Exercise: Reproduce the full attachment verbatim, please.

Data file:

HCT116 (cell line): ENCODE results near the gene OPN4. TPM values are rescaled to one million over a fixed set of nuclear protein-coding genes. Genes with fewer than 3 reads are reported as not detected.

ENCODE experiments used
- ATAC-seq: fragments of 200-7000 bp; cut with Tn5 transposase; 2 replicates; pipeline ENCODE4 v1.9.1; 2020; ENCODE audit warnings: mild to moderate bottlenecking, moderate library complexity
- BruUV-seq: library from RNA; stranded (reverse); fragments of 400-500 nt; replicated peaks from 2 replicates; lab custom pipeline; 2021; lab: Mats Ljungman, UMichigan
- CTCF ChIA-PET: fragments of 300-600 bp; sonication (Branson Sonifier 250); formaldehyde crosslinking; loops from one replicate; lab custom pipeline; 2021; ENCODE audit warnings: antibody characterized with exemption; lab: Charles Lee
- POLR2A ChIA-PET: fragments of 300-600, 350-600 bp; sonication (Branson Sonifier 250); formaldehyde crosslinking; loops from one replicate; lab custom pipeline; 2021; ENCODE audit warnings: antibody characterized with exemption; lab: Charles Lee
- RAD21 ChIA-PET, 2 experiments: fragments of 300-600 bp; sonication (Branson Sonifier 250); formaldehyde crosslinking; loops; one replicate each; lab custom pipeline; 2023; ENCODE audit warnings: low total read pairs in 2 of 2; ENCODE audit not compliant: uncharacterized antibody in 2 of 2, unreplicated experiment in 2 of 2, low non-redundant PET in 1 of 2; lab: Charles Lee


HCT116 (cell line): ENCODE results near the gene OPN4. TPM values are rescaled to one million over a fixed set of nuclear protein-coding genes. Genes with fewer than 3 reads are reported as not detected.

ENCODE experiments used
- ATAC-seq: fragments of 200-7000 bp; cut with Tn5 transposase; 2 replicates; pipeline ENCODE4 v1.9.1; 2020; ENCODE audit warnings: mild to moderate bottlenecking, moderate library complexity
- BruUV-seq: library from RNA; stranded (reverse); fragments of 400-500 nt; replicated peaks from 2 replicates; lab custom pipeline; 2021; lab: Mats Ljungman, UMichigan
- CTCF ChIA-PET: fragments of 300-600 bp; sonication (Branson Sonifier 250); formaldehyde crosslinking; loops from one replicate; lab custom pipeline; 2021; ENCODE audit warnings: antibody characterized with exemption; lab: Charles Lee
- POLR2A ChIA-PET: fragments of 300-600, 350-600 bp; sonication (Branson Sonifier 250); formaldehyde crosslinking; loops from one replicate; lab custom pipeline; 2021; ENCODE audit warnings: antibody characterized with exemption; lab: Charles Lee
- RAD21 ChIA-PET, 2 experiments: fragments of 300-600 bp; sonication (Branson Sonifier 250); formaldehyde crosslinking; loops; one replicate each; lab custom pipeline; 2023; ENCODE audit warnings: low total read pairs in 2 of 2; ENCODE audit not compliant: uncharacterized antibody in 2 of 2, unreplicated experiment in 2 of 2, low non-redundant PET in 1 of 2; lab: Charles Lee